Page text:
Aspen City Hall, boutiques near truce in solicitation suit
A legal dispute over the city’s rules and enforcement regarding solicitation by retailers appears to be drawing closer to a settlement.
Court documents filed this week by the Aspen government’s assistant attorney, Andrea Bryan, suggest that City Hall is trying to hatch a deal with plaintiff Aspen Retail Management, which operated the boutiques Kristals Cosmetics Aspen and Adore.
Aspen Retail sued the city because it says the city violated the First Amendment last summer by forbidding the beauty boutiques’ employees to hand out free samples to passersby on the Hyman Avenue pedestrian mall and on East Cooper Avenue.
Responding to complaints, the city issued written warnings to the two stores in August. The city prohibits retailers from pitching products or having sales chats in its right of ways, including those on the downtown sidewalks and malls. The rule doesn’t apply to restaurants so long as they have an agreement with the city.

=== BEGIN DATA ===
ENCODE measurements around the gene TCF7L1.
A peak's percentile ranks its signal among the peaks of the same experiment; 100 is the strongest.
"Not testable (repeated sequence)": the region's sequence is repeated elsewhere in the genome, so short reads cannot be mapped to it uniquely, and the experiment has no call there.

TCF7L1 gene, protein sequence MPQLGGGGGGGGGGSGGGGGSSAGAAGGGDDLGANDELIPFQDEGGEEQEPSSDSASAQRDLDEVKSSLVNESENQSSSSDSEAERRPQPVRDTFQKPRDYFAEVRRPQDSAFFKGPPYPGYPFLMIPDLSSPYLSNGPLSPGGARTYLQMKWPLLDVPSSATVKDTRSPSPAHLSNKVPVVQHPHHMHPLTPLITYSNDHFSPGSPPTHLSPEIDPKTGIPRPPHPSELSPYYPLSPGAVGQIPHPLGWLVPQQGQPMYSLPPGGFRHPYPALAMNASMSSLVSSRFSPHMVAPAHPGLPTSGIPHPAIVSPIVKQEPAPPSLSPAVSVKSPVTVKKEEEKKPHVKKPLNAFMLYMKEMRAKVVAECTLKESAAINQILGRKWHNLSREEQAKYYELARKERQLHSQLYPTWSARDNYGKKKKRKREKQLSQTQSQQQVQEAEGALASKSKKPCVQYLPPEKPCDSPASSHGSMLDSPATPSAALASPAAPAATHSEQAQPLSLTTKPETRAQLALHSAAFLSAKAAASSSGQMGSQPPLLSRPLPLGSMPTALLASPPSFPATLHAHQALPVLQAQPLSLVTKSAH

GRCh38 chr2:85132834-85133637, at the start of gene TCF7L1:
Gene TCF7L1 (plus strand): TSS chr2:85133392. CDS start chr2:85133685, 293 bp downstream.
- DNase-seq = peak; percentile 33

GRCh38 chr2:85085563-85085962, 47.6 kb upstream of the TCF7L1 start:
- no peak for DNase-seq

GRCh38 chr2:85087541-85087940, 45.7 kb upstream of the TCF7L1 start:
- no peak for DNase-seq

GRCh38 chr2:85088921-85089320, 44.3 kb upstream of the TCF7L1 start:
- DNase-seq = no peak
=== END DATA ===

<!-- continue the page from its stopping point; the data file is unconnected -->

“Since the receipt of the complaint and other documents in this case by the city, the parties have been attempting to resolve this matter in an amicable manner,” Bryan wrote in a motion filed in the U.S. District Court of Colorado on Friday. “Although a formal resolution may still be possible and an informal understanding regarding the city’s enforcement has been reached, a formal resolution has not been reached at this point.”
The city has yet to file a response to the suit, which also seeks an injunction to stop the city from enforcing the ordinances in question.
Aspen Retail’s suit says in September it closed the two stores, which were located at 525 E. Cooper Ave. and 430 E. Hyman Ave., because it lost employees who were afraid the city would jail them if they continued to hand out the samples, which was part of their job duties.
“The city objects to the content of plaintiffs’ speech,” the suit said. “The city has utilized its ordinances to stifle the plaintiffs’ ability to advertise their products. The city has also utilized its ordinances to censor the non-commercial messages plaintiffs seek to convey regarding personal grooming, beauty tips and skin care.”
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